\(\newcommand{\avec}{\mathbf a}\) \(\newcommand{\bvec}{\mathbf b}\) \(\newcommand{\cvec}{\mathbf c}\) \(\newcommand{\dvec}{\mathbf d}\) \(\newcommand{\dtil}{\widetilde{\mathbf d}}\) \(\newcommand{\evec}{\mathbf e}\) \(\newcommand{\fvec}{\mathbf f}\) \(\newcommand{\nvec}{\mathbf n}\) \(\newcommand{\pvec}{\mathbf p}\) \(\newcommand{\qvec}{\mathbf q}\) \(\newcommand{\svec}{\mathbf s}\) \(\newcommand{\tvec}{\mathbf t}\) \(\newcommand{\uvec}{\mathbf u}\) \(\newcommand{\vvec}{\mathbf v}\) \(\newcommand{\wvec}{\mathbf w}\) \(\newcommand{\xvec}{\mathbf x}\) \(\newcommand{\yvec}{\mathbf y}\) \(\newcommand{\zvec}{\mathbf z}\) \(\newcommand{\rvec}{\mathbf r}\) \(\newcommand{\mvec}{\mathbf m}\) \(\newcommand{\zerovec}{\mathbf 0}\) \(\newcommand{\onevec}{\mathbf 1}\) \(\newcommand{\real}{\mathbb R}\) \(\newcommand{\twovec}[2]{\left[\begin{array}{r}#1 \\ #2 \end{array}\right]}\) \(\newcommand{\ctwovec}[2]{\left[\begin{array}{c}#1 \\ #2 \end{array}\right]}\) \(\newcommand{\threevec}[3]{\left[\begin{array}{r}#1 \\ #2 \\ #3 \end{array}\right]}\) \(\newcommand{\cthreevec}[3]{\left[\begin{array}{c}#1 \\ #2 \\ #3 \end{array}\right]}\) \(\newcommand{\fourvec}[4]{\left[\begin{array}{r}#1 \\ #2 \\ #3 \\ #4 \end{array}\right]}\) \(\newcommand{\cfourvec}[4]{\left[\begin{array}{c}#1 \\ #2 \\ #3 \\ #4 \end{array}\right]}\) \(\newcommand{\fivevec}[5]{\left[\begin{array}{r}#1 \\ #2 \\ #3 \\ #4 \\ #5 \\ \end{array}\right]}\) \(\newcommand{\cfivevec}[5]{\left[\begin{array}{c}#1 \\ #2 \\ #3 \\ #4 \\ #5 \\ \end{array}\right]}\) \(\newcommand{\mattwo}[4]{\left[\begin{array}{rr}#1 \amp #2 \\ #3 \amp #4 \\ \end{array}\right]}\) \(\newcommand{\laspan}[1]{\text{Span}\{#1\}}\) \(\newcommand{\bcal}{\cal B}\) \(\newcommand{\ccal}{\cal C}\) \(\newcommand{\scal}{\cal S}\) \(\newcommand{\wcal}{\cal W}\) \(\newcommand{\ecal}{\cal E}\) \(\newcommand{\coords}[2]{\left\{#1\right\}_{#2}}\) \(\newcommand{\gray}[1]{\color{gray}{#1}}\) \(\newcommand{\lgray}[1]{\color{lightgray}{#1}}\) \(\newcommand{\rank}{\operatorname{rank}}\) \(\newcommand{\row}{\text{Row}}\) \(\newcommand{\col}{\text{Col}}\) \(\renewcommand{\row}{\text{Row}}\) \(\newcommand{\nul}{\text{Nul}}\) \(\newcommand{\var}{\text{Var}}\) \(\newcommand{\corr}{\text{corr}}\) \(\newcommand{\len}[1]{\left|#1\right|}\) \(\newcommand{\bbar}{\overline{\bvec}}\) \(\newcommand{\bhat}{\widehat{\bvec}}\) \(\newcommand{\bperp}{\bvec^\perp}\) \(\newcommand{\xhat}{\widehat{\xvec}}\) \(\newcommand{\vhat}{\widehat{\vvec}}\) \(\newcommand{\uhat}{\widehat{\uvec}}\) \(\newcommand{\what}{\widehat{\wvec}}\) \(\newcommand{\Sighat}{\widehat{\Sigma}}\) \(\newcommand{\lt}{<}\) \(\newcommand{\gt}{>}\) \(\newcommand{\amp}{&}\) \(\definecolor{fillinmathshade}{gray}{0.9}\)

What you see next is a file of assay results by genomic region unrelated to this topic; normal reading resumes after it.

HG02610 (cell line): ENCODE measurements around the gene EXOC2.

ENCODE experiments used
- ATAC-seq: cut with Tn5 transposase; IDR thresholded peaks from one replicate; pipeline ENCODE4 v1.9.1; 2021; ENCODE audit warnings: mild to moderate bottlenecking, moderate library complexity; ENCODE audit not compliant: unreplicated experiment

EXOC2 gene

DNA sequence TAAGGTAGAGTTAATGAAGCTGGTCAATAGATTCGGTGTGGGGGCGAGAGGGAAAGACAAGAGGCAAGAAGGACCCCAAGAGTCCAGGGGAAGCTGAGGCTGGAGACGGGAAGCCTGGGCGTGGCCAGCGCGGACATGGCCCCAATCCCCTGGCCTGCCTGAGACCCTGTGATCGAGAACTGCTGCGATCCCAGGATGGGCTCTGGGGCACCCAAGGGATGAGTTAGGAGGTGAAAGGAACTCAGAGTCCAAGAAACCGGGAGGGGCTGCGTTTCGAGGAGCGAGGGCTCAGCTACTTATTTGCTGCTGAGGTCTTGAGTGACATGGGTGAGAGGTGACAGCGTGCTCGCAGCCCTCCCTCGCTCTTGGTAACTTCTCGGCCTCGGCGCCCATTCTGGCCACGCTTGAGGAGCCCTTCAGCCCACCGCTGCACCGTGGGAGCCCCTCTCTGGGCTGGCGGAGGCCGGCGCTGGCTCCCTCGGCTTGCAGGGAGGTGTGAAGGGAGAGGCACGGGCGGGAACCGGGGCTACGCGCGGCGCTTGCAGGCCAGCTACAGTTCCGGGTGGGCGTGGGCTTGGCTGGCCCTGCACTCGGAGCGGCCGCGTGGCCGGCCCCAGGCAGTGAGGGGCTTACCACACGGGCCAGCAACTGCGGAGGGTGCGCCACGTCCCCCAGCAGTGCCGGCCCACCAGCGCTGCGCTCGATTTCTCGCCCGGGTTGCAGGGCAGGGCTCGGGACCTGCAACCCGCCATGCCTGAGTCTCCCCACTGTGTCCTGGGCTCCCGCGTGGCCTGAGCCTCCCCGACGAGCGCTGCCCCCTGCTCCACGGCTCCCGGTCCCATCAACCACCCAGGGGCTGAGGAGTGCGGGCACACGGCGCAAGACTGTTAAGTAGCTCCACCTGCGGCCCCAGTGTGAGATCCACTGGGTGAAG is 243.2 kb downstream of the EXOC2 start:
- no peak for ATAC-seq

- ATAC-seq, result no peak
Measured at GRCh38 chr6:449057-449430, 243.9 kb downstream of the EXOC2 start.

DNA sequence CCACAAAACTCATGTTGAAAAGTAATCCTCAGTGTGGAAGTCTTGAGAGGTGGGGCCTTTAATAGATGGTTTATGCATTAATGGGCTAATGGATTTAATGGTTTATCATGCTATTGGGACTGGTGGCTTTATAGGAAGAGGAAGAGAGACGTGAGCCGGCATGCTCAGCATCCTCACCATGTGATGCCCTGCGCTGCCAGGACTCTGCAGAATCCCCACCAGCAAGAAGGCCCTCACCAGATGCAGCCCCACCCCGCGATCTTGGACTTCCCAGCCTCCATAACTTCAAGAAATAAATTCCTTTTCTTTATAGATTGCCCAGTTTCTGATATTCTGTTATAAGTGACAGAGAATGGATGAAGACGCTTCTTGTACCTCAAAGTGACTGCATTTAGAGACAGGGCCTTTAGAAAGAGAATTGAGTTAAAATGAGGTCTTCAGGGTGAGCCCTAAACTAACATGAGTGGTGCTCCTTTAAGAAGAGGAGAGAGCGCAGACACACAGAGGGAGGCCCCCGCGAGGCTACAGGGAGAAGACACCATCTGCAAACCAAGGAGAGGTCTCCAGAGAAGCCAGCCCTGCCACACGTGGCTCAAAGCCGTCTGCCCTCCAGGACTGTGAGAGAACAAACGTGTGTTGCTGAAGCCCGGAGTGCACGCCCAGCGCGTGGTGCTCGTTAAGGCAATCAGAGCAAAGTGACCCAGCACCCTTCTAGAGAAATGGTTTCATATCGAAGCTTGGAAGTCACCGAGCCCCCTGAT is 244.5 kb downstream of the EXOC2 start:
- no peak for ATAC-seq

##### Learning Objectives

By the end of this section, you will be able to:

- Recognize the relation between the solutions of an equation and its graph
- Graph a linear equation by plotting points
- Graph vertical and horizontal lines

### Be Prepared 11.4

Before you get started, take this readiness quiz.